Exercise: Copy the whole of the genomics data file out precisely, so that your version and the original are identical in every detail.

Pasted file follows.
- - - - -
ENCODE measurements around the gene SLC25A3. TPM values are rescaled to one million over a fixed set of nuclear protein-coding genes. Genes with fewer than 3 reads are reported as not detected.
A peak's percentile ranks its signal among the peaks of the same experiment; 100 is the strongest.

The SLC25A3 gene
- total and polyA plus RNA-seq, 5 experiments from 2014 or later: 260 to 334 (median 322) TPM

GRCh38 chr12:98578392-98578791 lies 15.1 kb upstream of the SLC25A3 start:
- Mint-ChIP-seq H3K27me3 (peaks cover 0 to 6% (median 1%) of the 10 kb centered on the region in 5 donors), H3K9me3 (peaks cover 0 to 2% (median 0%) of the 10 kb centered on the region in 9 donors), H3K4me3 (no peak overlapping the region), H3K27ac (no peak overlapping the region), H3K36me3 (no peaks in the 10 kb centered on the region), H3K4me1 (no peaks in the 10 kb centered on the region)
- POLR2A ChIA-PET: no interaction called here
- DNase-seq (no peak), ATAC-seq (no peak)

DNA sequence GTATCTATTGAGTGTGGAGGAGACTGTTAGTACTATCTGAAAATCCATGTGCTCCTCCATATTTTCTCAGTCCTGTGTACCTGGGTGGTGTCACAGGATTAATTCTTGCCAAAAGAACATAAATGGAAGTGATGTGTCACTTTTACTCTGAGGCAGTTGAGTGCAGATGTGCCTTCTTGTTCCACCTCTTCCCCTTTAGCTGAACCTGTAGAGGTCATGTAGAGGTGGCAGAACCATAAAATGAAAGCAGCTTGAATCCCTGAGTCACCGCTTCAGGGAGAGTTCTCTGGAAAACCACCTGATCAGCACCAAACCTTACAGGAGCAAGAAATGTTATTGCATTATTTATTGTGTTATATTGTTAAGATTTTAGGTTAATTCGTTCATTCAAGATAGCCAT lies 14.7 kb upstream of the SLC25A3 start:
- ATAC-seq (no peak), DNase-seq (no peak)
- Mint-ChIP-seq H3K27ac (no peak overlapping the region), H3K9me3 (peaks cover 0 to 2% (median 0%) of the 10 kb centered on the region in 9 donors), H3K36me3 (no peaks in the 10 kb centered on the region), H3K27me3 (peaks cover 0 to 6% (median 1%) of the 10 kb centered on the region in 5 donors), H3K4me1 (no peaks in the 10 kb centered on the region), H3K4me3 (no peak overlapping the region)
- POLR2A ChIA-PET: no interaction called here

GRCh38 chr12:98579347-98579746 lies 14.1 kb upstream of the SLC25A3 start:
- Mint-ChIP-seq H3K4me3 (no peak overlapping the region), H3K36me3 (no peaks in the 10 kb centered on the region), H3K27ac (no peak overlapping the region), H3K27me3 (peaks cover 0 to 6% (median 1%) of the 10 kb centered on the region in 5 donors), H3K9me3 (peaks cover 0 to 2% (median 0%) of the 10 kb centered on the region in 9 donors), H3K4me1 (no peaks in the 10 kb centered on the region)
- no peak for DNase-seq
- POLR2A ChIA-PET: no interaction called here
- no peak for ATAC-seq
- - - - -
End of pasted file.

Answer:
ENCODE measurements around the gene SLC25A3. TPM values are rescaled to one million over a fixed set of nuclear protein-coding genes. Genes with fewer than 3 reads are reported as not detected.
A peak's percentile ranks its signal among the peaks of the same experiment; 100 is the strongest.

The SLC25A3 gene
- total and polyA plus RNA-seq, 5 experiments from 2014 or later: 260 to 334 (median 322) TPM

GRCh38 chr12:98578392-98578791 lies 15.1 kb upstream of the SLC25A3 start:
- Mint-ChIP-seq H3K27me3 (peaks cover 0 to 6% (median 1%) of the 10 kb centered on the region in 5 donors), H3K9me3 (peaks cover 0 to 2% (median 0%) of the 10 kb centered on the region in 9 donors), H3K4me3 (no peak overlapping the region), H3K27ac (no peak overlapping the region), H3K36me3 (no peaks in the 10 kb centered on the region), H3K4me1 (no peaks in the 10 kb centered on the region)
- POLR2A ChIA-PET: no interaction called here
- DNase-seq (no peak), ATAC-seq (no peak)

DNA sequence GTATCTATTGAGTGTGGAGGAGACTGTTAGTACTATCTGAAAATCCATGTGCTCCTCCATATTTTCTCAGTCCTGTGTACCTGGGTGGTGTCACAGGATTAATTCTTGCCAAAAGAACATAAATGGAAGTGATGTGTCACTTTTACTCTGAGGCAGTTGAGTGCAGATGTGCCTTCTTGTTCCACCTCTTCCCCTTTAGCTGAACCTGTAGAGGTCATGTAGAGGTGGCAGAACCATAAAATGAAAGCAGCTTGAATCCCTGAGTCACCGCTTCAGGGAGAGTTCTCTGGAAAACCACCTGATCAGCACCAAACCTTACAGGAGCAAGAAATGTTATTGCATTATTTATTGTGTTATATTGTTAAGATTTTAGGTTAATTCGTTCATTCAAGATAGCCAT lies 14.7 kb upstream of the SLC25A3 start:
- ATAC-seq (no peak), DNase-seq (no peak)
- Mint-ChIP-seq H3K27ac (no peak overlapping the region), H3K9me3 (peaks cover 0 to 2% (median 0%) of the 10 kb centered on the region in 9 donors), H3K36me3 (no peaks in the 10 kb centered on the region), H3K27me3 (peaks cover 0 to 6% (median 1%) of the 10 kb centered on the region in 5 donors), H3K4me1 (no peaks in the 10 kb centered on the region), H3K4me3 (no peak overlapping the region)
- POLR2A ChIA-PET: no interaction called here

GRCh38 chr12:98579347-98579746 lies 14.1 kb upstream of the SLC25A3 start:
- Mint-ChIP-seq H3K4me3 (no peak overlapping the region), H3K36me3 (no peaks in the 10 kb centered on the region), H3K27ac (no peak overlapping the region), H3K27me3 (peaks cover 0 to 6% (median 1%) of the 10 kb centered on the region in 5 donors), H3K9me3 (peaks cover 0 to 2% (median 0%) of the 10 kb centered on the region in 9 donors), H3K4me1 (no peaks in the 10 kb centered on the region)
- no peak for DNase-seq
- POLR2A ChIA-PET: no interaction called here
- no peak for ATAC-seq